The following memorandum was sent by the Provost on August 15, 2000 to all academic deans with copies to the Undergraduate Assembly, the Graduate and Professional Students Assembly, and the campus media.
Religious Holiday Policy and Calendar
I would appreciate your reminding students and faculty of the University's policy on Secular and Religious Holidays, a copy of which is below. As you will recall, there are a number of holidays that affect significant numbers of our students that are not formally recognized by the University. Students who wish to observe these holidays must inform their instructors within the first two weeks of each semester so that alternative arrangements can be made; faculty must provide reasonable opportunities for such students to make up missed work and examinations. For this reason, it is desirable that faculty inform students of all examination dates at the start of each semester; it also would be helpful to have them remind the students of the University's policy.
University Policy on Secular and Religious Holidays
(Effective July 1, 1996; Revised July 1, 2000)
1. With the exception of Martin Luther King Day, no secular or religious holidays are formally recognized by the University's academic calendar. However, in setting the academic calendar for each year, the University does try to avoid obvious conflicts with any holidays that involve most University students, faculty, and staff, such as Memorial Day, July 4, Thanksgiving, Labor Day, Christmas and New Year's.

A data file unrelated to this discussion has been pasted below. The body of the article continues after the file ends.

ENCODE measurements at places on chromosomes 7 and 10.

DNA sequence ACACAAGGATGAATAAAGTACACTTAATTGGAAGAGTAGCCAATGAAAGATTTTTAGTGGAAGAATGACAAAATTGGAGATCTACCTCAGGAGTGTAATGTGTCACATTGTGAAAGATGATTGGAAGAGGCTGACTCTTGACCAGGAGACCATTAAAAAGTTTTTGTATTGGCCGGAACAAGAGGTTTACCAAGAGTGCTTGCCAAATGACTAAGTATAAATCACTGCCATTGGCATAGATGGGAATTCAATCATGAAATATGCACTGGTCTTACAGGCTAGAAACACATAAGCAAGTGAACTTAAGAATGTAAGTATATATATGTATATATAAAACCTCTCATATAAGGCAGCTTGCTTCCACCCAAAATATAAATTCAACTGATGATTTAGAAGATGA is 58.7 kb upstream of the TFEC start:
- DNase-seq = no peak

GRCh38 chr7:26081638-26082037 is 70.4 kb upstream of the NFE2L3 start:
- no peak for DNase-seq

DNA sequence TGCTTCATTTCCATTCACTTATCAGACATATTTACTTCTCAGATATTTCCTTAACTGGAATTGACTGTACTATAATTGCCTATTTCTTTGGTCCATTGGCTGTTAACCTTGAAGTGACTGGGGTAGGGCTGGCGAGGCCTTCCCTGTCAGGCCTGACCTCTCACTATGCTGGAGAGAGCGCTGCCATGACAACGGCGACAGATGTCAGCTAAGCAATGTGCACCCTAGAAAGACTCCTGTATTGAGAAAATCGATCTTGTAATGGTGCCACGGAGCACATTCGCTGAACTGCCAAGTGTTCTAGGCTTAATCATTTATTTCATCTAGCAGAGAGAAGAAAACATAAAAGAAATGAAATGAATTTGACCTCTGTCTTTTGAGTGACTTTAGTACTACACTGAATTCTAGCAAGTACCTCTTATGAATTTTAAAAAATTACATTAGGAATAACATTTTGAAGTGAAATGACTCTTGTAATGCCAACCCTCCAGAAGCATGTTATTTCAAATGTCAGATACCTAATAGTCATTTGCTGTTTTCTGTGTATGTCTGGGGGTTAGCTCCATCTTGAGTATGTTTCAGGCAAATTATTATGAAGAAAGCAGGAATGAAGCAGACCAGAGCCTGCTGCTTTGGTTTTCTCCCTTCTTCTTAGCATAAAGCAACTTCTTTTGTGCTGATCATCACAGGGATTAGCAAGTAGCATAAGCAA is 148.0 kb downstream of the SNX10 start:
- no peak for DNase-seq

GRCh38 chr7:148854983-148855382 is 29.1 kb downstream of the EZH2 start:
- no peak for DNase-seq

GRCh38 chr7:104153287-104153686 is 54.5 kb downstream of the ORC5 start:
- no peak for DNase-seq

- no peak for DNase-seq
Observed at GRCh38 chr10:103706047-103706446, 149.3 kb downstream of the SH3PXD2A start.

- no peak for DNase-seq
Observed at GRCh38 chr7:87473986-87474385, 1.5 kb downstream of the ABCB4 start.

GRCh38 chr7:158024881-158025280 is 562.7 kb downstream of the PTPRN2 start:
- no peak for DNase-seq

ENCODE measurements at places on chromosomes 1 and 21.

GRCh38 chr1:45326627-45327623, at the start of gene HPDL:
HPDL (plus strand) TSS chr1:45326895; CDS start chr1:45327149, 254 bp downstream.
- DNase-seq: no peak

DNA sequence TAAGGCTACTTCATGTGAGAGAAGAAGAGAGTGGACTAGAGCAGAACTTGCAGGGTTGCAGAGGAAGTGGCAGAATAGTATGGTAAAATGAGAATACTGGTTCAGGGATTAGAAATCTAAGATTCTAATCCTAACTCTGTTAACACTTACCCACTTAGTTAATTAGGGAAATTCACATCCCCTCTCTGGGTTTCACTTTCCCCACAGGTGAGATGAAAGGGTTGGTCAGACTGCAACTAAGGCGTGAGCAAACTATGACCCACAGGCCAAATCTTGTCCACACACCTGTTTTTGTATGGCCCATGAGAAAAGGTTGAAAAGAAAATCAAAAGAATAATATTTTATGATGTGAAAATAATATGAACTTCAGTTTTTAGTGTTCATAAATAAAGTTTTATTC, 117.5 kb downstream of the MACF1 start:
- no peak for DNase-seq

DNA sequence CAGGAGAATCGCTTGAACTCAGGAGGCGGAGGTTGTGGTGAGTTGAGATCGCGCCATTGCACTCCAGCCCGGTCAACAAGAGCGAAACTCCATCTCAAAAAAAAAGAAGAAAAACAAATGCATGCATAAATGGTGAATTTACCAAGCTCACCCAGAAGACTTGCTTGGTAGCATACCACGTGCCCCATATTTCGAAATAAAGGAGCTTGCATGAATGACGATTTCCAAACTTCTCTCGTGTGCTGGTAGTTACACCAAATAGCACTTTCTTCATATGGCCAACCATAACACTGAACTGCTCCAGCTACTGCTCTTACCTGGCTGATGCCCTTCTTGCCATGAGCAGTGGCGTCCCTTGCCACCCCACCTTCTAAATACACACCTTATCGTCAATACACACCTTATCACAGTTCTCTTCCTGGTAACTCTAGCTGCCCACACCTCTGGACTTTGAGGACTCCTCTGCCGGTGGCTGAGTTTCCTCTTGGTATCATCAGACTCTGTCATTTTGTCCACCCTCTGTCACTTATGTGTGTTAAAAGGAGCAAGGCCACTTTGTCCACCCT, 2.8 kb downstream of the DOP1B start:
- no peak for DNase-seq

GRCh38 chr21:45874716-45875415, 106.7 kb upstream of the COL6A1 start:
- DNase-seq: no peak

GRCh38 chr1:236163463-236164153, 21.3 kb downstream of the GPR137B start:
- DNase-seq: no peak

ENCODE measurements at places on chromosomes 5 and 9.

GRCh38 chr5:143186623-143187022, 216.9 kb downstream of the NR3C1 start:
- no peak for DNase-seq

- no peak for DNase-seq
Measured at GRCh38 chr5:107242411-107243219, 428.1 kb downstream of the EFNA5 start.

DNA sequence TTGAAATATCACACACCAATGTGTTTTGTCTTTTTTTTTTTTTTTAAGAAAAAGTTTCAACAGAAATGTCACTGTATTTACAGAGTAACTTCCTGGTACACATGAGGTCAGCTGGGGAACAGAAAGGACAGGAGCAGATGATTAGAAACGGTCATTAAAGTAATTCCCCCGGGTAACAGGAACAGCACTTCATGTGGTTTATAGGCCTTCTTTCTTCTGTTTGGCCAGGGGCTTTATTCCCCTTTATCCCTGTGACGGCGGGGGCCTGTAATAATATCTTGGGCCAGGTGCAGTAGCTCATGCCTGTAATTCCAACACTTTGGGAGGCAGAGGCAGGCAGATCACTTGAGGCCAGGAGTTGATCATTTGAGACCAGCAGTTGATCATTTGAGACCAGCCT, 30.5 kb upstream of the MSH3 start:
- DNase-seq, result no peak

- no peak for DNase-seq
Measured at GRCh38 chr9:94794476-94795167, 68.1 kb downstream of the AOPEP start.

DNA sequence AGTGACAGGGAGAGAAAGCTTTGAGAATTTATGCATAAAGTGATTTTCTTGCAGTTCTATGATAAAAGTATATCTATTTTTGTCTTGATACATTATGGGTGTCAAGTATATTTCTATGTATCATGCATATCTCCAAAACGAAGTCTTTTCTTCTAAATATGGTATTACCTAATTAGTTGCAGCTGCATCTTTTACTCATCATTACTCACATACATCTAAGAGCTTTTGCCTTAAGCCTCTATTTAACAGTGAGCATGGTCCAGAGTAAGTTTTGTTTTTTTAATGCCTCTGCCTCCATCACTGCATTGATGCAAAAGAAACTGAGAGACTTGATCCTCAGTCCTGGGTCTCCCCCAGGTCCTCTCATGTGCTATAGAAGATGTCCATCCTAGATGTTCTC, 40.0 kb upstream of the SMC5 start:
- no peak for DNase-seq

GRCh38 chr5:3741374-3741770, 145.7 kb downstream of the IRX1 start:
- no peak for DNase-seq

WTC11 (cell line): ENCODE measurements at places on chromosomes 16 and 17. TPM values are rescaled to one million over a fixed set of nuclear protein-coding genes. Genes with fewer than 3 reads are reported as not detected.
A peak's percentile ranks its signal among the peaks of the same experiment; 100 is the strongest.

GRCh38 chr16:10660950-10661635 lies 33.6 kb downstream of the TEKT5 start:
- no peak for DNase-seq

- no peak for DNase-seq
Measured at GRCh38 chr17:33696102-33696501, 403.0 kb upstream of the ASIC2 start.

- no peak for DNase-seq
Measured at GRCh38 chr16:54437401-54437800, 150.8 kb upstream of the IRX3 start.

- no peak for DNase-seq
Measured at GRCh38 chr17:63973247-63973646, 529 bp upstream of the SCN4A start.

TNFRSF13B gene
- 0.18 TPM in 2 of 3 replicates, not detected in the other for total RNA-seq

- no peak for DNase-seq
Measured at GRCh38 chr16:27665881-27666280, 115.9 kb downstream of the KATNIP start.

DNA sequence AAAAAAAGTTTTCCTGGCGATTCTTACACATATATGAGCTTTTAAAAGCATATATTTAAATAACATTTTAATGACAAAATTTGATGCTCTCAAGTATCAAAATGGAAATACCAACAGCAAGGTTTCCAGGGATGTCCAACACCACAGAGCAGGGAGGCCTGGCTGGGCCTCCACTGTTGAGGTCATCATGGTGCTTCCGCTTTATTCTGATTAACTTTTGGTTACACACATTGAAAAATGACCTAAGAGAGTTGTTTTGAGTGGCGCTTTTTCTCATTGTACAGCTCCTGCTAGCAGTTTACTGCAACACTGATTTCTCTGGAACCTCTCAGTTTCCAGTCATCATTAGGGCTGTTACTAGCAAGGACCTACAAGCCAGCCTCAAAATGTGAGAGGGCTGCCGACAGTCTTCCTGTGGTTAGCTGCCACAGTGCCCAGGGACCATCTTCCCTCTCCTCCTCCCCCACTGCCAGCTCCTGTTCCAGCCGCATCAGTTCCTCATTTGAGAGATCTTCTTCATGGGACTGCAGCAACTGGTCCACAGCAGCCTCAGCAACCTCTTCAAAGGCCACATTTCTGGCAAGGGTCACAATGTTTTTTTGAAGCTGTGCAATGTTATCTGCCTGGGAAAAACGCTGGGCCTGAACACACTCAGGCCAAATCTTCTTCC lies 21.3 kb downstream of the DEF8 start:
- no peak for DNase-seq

2. Other holidays affecting large numbers of University community members include Rosh Hashanah, Yom Kippur, the first two days of Passover, and Good Friday. In consideration of their significance for many students, no examinations may be given and no assigned work may be required on these days. Students who observe these holidays will be given an opportunity to make up missed work in both laboratories and lecture courses. If an examination is given on the first class day after one of these holidays, it must not cover material introduced in class on that holiday.
Faculty should realize that Jewish holidays begin at sundown on the evening before the published date of the holiday. Late afternoon exams should be avoided on these days. Also, no examinations may be held on Saturday or Sunday in the undergraduate schools unless they are also available on other days. Nor should seminars or other regular classes be scheduled on Saturdays or Sundays unless they are also available at other times.
3. The University recognizes that there are other holidays, both religious and secular, which are of importance to some individuals and groups on campus. Such occasions include, but are not limited to, Sukkot, the last two days of Passover, Shavuot, Shemini Atzerat, and Simchat Torah, as well as Chinese New Year, the Muslim New Year, Ra's al-sana, and the Islamic holidays Eid Al-Fitr and Eid Al-Adha. Students who wish to observe such holidays must inform their instructors within the first two weeks of each semester of their intent to observe the holiday even when the exact date of the holiday will not be known until later so that alternative arrangements convenient to both students and faculty can be made at the earliest opportunity. Students who make such arrangements will not be required to attend classes or take examinations on the designated days, and faculty must provide reasonable opportunities for such students to make up missed work and examinations. For this reason it is desirable that faculty inform students of all examination dates at the start of each semester. Exceptions to the requirement of a make-up examination must be approved in advance by the undergraduate dean of the school in which the course is offered.
--Robert Barchi, Provost
Almanac, Vol. 47, No. 2, September 5, 2000